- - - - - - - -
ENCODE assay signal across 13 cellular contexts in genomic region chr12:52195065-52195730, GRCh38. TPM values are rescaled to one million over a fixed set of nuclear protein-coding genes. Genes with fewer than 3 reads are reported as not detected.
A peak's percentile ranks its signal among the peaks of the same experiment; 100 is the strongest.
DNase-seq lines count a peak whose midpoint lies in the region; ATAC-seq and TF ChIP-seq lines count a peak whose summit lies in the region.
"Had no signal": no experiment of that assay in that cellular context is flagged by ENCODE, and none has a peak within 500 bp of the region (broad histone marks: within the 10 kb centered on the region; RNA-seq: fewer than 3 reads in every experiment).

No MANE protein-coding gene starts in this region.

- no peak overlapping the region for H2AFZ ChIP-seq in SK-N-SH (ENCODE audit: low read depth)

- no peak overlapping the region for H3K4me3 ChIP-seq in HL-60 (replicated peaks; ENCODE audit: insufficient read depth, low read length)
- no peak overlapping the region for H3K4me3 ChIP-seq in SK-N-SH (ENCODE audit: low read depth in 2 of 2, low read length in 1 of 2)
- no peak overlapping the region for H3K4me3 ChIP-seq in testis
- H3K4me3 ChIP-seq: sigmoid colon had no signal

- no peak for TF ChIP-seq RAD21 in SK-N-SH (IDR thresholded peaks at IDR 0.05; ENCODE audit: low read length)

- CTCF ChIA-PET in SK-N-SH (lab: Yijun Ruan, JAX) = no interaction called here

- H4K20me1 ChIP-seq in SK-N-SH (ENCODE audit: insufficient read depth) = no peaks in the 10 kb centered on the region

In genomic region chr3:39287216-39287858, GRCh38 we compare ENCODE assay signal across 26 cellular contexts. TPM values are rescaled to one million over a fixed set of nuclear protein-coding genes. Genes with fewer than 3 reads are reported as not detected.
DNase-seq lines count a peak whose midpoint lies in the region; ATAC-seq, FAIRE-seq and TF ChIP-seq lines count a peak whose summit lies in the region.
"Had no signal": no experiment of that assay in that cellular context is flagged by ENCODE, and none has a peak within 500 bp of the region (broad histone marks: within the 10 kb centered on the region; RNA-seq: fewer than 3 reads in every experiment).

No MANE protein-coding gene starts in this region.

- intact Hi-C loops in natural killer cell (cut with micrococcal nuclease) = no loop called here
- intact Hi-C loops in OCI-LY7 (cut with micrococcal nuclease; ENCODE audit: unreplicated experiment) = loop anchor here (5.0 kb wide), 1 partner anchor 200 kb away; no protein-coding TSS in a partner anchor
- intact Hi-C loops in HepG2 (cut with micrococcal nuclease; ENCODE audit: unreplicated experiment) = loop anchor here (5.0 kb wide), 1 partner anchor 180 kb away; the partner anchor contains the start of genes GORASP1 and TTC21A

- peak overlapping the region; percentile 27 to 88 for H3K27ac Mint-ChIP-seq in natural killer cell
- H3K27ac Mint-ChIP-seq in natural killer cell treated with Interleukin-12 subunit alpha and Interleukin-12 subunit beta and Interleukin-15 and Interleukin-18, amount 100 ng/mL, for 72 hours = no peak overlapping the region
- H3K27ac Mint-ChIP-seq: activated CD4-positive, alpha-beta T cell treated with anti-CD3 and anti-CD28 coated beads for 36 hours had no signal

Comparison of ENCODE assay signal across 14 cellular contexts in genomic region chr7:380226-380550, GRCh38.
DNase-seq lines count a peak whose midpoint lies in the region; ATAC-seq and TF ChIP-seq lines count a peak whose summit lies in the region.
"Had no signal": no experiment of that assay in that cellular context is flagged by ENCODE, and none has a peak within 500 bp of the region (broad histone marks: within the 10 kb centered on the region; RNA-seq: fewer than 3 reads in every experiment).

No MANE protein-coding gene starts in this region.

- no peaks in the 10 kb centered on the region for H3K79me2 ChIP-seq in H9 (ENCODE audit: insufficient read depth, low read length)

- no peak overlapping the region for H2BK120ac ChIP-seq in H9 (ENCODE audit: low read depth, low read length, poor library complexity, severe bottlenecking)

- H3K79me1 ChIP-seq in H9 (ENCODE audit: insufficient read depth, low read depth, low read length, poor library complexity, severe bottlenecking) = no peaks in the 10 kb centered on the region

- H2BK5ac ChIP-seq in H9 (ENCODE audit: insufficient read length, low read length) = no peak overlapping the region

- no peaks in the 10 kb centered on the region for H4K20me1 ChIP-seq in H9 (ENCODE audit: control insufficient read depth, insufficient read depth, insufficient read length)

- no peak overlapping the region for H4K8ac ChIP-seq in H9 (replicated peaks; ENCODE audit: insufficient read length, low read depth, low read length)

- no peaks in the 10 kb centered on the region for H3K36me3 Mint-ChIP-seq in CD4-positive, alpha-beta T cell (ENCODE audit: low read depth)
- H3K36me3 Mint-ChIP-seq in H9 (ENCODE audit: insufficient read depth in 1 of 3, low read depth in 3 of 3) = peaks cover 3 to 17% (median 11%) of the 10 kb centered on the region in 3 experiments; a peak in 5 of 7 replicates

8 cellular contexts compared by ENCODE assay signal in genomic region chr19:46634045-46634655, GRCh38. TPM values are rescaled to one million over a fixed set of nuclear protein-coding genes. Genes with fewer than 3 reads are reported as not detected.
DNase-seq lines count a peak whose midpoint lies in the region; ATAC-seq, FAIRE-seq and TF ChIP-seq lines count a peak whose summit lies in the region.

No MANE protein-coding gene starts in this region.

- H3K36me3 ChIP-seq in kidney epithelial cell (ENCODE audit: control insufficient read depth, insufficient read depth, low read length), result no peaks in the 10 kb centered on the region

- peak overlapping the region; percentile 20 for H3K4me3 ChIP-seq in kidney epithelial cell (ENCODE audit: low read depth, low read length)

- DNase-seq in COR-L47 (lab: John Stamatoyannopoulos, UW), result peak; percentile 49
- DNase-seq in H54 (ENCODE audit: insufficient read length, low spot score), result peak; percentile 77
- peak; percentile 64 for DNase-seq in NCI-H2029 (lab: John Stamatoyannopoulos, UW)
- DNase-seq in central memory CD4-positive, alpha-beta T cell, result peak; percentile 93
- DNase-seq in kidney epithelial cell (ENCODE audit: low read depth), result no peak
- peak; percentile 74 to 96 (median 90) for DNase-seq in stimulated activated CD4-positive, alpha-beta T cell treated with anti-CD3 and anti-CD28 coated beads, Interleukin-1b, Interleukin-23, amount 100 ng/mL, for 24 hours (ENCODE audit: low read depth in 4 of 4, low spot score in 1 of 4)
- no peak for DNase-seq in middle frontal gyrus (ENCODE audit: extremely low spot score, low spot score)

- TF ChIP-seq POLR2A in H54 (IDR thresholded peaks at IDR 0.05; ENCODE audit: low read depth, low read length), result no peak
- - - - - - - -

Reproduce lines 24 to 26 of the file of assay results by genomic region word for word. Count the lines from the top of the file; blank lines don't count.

Comparison of ENCODE assay signal across 14 cellular contexts in genomic region chr7:380226-380550, GRCh38.
DNase-seq lines count a peak whose midpoint lies in the region; ATAC-seq and TF ChIP-seq lines count a peak whose summit lies in the region.
"Had no signal": no experiment of that assay in that cellular context is flagged by ENCODE, and none has a peak within 500 bp of the region (broad histone marks: within the 10 kb centered on the region; RNA-seq: fewer than 3 reads in every experiment).